He could find the humor in the world’s greatest Satire Holly Willie’s Prayer

Humor at the expense of a man so blinded by his own self righteousness that we still laugh at him today. A man who lived and still lives thanks only to Robert Burns.

He can be one with Tam O Shanter as he rides home again through Daub and Mire to that Sulky Sullen Dame,still nursing her wrath. He still rides every time we open that book, turn that page.

Finger stained leaves pages that were turned and words read and messages found in so many of Burns great verse epistles

Ah Davie-
If happiness hae not her seat- and center in the breast
We may be wise or great- but never can be blest.
Nae treasures nor pleasures- could mak us happy lang
The hearts aye the part aye- that maks us right or wrang

Or to young Andrew-

To catch dame fortunes golden smile,-assiduous wait upon her;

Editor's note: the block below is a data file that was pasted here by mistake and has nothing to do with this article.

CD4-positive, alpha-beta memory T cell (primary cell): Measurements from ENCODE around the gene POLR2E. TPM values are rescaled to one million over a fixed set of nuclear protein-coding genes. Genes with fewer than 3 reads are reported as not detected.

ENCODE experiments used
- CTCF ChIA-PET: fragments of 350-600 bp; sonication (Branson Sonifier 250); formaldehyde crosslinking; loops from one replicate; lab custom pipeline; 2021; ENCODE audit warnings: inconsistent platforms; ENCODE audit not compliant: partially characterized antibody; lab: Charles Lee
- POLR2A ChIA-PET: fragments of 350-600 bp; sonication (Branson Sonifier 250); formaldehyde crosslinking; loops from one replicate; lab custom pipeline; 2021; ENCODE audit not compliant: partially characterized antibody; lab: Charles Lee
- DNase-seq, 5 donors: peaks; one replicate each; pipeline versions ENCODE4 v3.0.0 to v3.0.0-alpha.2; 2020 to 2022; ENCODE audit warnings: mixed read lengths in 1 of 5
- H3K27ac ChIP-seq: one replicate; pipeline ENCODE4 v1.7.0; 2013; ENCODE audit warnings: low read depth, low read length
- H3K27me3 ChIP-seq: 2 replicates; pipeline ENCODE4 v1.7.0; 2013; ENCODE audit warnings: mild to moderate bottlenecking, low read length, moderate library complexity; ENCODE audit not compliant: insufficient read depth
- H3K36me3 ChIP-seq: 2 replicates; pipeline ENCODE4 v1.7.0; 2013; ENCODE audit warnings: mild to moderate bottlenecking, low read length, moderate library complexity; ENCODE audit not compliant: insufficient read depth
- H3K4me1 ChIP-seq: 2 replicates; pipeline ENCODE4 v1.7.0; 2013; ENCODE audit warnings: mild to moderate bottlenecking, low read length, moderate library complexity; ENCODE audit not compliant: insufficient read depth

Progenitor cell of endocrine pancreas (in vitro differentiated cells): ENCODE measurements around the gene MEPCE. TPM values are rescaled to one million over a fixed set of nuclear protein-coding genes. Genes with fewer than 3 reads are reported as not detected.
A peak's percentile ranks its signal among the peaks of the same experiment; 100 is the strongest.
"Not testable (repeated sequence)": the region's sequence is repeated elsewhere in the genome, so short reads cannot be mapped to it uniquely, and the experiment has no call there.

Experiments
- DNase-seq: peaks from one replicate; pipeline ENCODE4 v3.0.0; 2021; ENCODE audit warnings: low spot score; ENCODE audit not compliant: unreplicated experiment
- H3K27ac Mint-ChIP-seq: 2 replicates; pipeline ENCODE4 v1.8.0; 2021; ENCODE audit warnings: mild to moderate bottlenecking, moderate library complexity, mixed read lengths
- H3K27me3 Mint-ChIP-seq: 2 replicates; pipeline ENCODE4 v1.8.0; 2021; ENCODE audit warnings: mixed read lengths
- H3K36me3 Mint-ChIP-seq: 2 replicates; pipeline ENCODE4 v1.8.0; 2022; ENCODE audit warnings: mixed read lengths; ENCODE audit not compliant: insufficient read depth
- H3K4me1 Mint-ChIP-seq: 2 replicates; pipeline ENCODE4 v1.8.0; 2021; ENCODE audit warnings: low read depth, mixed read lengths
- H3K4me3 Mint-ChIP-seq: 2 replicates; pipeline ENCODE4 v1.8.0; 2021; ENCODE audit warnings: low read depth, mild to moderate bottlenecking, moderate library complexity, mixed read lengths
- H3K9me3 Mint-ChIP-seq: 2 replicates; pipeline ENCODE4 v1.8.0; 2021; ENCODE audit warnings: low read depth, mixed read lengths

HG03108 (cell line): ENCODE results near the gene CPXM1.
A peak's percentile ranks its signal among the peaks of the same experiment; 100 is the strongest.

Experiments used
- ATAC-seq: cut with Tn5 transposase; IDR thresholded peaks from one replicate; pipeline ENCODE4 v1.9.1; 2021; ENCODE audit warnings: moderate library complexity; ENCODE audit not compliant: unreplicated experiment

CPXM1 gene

And gather gear by every wile -that’s justified by honor;
Not for to hide it in a hedge -Nor for a train attendant;
But for that glorious privilege – of being independent

And what of those TEAR STAINED PAGES? Only Burns could take an old song already worked over by others and bring it to something beautiful and loving and timeless.

John Anderson my Jo, John- we clamb the hill thgither
And monie a cantie day John-weve had wi ane anither
Now we maun totter doon john- and hand in hand well go
And sleep thegither at the foot- John Anderson my Jo

And so many other verses that still resonate with us, not only a link with Scotland but giving us messages of hope, unequalled sentiments of love, the joys of friendship, the rightful scorn of hypocrisy.

That is why these books with their finger and tear stained pages abound. Robert Burns was read over and over again, and his message is still there for us today as fresh and meaningful as it was two hundred years ago. Read them, share them, be not selfish with them. Keep his memory not only Immortal but alive and vital.

Ladies and Gentlemen, please be upstanding.